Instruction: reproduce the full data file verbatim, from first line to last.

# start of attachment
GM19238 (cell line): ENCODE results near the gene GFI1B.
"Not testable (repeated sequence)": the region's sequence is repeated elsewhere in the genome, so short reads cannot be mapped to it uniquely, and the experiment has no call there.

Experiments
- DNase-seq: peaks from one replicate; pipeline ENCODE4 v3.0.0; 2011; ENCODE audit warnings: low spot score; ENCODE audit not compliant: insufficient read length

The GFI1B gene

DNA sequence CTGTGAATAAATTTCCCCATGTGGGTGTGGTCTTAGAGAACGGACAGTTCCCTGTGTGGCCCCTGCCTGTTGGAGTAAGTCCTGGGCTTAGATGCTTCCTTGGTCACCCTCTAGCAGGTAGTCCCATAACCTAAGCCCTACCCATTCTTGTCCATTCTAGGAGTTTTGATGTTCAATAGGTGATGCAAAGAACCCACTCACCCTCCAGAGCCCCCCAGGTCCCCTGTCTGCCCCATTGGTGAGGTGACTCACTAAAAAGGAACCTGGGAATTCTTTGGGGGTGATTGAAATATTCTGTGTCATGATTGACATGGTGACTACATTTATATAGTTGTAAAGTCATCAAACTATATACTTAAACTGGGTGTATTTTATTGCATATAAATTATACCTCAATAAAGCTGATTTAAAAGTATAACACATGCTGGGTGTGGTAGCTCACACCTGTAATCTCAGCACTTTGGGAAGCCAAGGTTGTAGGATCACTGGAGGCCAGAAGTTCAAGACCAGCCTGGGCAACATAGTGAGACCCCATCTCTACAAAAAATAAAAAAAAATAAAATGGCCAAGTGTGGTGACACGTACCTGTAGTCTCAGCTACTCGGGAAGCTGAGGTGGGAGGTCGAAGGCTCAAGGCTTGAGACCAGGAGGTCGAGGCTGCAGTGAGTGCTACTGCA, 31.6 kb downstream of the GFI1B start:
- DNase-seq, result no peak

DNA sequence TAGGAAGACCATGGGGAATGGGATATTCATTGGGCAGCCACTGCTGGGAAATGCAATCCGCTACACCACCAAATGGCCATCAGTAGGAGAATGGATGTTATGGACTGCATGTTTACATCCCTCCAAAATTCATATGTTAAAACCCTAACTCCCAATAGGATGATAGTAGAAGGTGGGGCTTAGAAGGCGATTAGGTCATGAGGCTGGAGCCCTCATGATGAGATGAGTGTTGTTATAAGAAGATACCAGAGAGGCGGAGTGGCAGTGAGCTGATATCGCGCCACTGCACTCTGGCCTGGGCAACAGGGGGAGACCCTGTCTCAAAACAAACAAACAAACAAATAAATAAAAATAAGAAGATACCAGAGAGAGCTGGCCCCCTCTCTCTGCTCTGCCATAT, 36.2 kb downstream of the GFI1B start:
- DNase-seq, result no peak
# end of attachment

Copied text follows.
GM19238 (cell line): ENCODE results near the gene GFI1B.
"Not testable (repeated sequence)": the region's sequence is repeated elsewhere in the genome, so short reads cannot be mapped to it uniquely, and the experiment has no call there.

Experiments
- DNase-seq: peaks from one replicate; pipeline ENCODE4 v3.0.0; 2011; ENCODE audit warnings: low spot score; ENCODE audit not compliant: insufficient read length

The GFI1B gene

DNA sequence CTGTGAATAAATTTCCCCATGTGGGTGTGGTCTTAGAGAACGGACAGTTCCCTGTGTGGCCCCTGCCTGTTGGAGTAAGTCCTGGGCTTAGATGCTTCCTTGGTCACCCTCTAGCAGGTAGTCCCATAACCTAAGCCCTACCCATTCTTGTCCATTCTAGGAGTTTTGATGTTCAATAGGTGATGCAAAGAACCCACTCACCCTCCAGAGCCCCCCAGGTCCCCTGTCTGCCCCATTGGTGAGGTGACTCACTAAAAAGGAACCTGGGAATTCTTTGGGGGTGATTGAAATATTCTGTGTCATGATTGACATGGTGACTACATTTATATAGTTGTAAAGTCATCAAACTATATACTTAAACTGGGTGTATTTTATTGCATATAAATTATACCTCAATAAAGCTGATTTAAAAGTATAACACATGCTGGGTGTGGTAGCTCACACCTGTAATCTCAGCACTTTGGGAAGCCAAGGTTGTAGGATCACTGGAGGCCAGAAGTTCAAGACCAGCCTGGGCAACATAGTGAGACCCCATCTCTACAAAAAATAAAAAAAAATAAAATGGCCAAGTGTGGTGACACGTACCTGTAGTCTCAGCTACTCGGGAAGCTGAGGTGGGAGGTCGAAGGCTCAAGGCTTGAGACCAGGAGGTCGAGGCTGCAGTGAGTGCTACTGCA, 31.6 kb downstream of the GFI1B start:
- DNase-seq, result no peak

DNA sequence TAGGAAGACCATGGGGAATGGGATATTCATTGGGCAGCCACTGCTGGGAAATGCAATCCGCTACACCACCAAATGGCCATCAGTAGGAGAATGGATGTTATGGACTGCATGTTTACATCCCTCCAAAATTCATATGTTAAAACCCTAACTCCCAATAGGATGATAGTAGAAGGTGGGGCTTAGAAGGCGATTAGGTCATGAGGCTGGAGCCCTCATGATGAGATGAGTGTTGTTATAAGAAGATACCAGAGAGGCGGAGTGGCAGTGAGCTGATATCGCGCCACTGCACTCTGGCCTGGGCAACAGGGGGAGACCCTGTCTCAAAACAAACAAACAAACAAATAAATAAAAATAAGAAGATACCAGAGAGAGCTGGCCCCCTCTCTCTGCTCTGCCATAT, 36.2 kb downstream of the GFI1B start:
- DNase-seq, result no peak